I don’t know what it is about the looming month of November, but we tend to put a tremendous amount of pressure on ourselves at this time of year. Everyone is busy, running left and right, buried in work.
I met with a client this week who had rescheduled her last appointment because of her workload. When we met, I asked her how things were going and she said: “It’s total anarchy.” She had succumbed to pressure… and her healthful habits took a hit.
She had fallen off the proverbial wagon and wanted to get back on. And with that, here are 5 ways to get back on track.
1) Reconnect with your motive
The entire premise of this blog is to keep you motivated and connected to your reason why. You know, that thing that pushes you to lead a healthy lifestyle? Sometimes, we fall off the wagon because we forget why we got on in the first place.
So, step 1: reconnect with your motive for better nutrition. Grab a piece of paper and list 3 reasons why eating right is important to you. Is it health? Weight control? High energy? Whatever it is, write it and shout it. Go.
2) Set a new goal
Falling off the wagon is easy when you aren’t working towards something. It keeps you in limbo. From a productivity perspective, limbo is the land where nothing gets done.
That’s why setting goals (with an expiration date) is important- it keeps you honest and it keeps you motivated.
So, if you want to get back on that wagon, you need to decide on the next station and set a goal for yourself. I find training goals to be particularly motivating and seeing that it’s race season, why not see what’s going on in your area? Even if you aren’t a seasoned runner, there a plenty of short distances to participate or even walk in.
3) Draw a roadmap
It isn’t enough to simply decide to lose X number of pounds. You need to break it down. What do you need to make it happen? Which steps do you need to take to get there? Here are few basics
- Plan those weekly meals and lunches
- Rid your pantry of temptation foods and processed “foods”
- Stock-up on fresh fruit and vegetables… and enjoy them!
- Eat slowly and pay close attention to those hunger cues
- Hydrate. With water.
- Keep a food journal
- Sweat at least 4 times per week
When your roadmap is clear, you know where you’re going and how you’ll get there. You also have something to fall back on in case you lose your way.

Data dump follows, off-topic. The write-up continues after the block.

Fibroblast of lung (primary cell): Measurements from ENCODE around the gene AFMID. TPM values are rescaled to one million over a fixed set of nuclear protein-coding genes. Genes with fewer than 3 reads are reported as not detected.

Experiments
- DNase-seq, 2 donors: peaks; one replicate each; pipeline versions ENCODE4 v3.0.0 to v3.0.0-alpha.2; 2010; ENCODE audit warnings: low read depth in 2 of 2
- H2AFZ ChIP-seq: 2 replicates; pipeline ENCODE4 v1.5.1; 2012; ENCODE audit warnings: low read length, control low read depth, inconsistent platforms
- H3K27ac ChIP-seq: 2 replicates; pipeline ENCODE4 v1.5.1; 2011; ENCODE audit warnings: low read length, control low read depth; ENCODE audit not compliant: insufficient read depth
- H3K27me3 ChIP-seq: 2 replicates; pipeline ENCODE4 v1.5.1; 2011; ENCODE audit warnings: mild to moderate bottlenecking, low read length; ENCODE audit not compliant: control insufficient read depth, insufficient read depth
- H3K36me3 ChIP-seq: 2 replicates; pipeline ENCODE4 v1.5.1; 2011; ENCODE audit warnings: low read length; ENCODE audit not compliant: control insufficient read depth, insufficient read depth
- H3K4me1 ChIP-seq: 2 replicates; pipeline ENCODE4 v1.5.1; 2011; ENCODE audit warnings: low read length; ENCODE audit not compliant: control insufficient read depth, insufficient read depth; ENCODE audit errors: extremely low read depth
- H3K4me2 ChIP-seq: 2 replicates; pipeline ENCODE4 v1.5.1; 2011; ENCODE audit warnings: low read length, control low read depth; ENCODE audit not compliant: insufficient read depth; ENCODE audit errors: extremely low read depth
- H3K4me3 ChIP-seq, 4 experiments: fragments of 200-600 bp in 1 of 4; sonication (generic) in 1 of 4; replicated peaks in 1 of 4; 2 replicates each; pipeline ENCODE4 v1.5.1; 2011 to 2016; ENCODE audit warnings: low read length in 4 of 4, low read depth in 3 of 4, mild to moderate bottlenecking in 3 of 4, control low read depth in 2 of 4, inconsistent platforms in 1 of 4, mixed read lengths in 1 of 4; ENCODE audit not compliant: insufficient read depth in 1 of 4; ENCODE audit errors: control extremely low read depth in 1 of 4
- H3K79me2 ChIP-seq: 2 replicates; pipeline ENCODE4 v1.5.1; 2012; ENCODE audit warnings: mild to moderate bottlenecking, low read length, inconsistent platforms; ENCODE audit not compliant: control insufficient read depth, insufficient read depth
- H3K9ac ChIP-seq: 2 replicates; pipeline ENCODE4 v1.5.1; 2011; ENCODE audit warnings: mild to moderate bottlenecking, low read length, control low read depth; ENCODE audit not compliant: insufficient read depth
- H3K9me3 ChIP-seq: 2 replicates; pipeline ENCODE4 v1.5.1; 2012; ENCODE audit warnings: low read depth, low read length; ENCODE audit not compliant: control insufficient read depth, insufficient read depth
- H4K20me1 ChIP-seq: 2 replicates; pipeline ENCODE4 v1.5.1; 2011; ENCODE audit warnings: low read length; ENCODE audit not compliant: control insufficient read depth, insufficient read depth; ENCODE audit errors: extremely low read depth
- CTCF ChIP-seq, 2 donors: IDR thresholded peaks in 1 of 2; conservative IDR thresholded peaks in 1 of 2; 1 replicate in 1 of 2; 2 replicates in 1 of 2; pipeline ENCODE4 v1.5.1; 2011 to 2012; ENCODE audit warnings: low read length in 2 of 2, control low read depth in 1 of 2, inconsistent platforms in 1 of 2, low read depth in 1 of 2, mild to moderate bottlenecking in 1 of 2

4) Designate a health spotter
If you’ve ever been to a gym, you’ve seen this before: in weight training, the spotter is the guy standing by, ready to assist someone lifting weights for safety and often to offer support and encouragement. Well, I think everyone should have a health spotter.
Now attention to those who choose to assume this responsibility; this is by no means a food police. A health spotter is the person you share your goal with, in detail. They also understand your reason why. In turn, this person will assist you, provide support, cheer you on and keep you honest by giving you a nudge in the right direction whenever you fall off track.
5) Reframe your thoughts
The things you think to yourself everyday are like your railway conductor. Keep repeating something to yourself long enough and you’ll believe it to be true and steer yourself in that direction. Depending on your mindset, this could either keep you on track or steer you completely off path. Here’s what I mean.
A few weeks ago, I watched a nutrition documentary called Hungry for Change and a quote from the film really stuck. When it comes to junk food or any other bad habit,
Instead of “I want it but I can’t have it” say “I could have it, but I don’t want it” (<-click to tweet!)
Notice the difference? On the one hand, you’re embedding the thought that junk food is what you want. Eventually, this will enable you and you’ll wind-up off-track.
On the other hand, reframing your thoughts empowers you to stick to your guns and do the right thing, because it’s in line with your goal.
Eating right is important, nothing new here. And when you have a bigger-than-usual workload, it’s even more important. Eating right becomes a non-negtioable. Once you reframe your thoughts and view it this way, you’ll notice that falling off the wagon isn’t as easy as it used to be.
Have you ever fallen off the wagon? How did you get back on?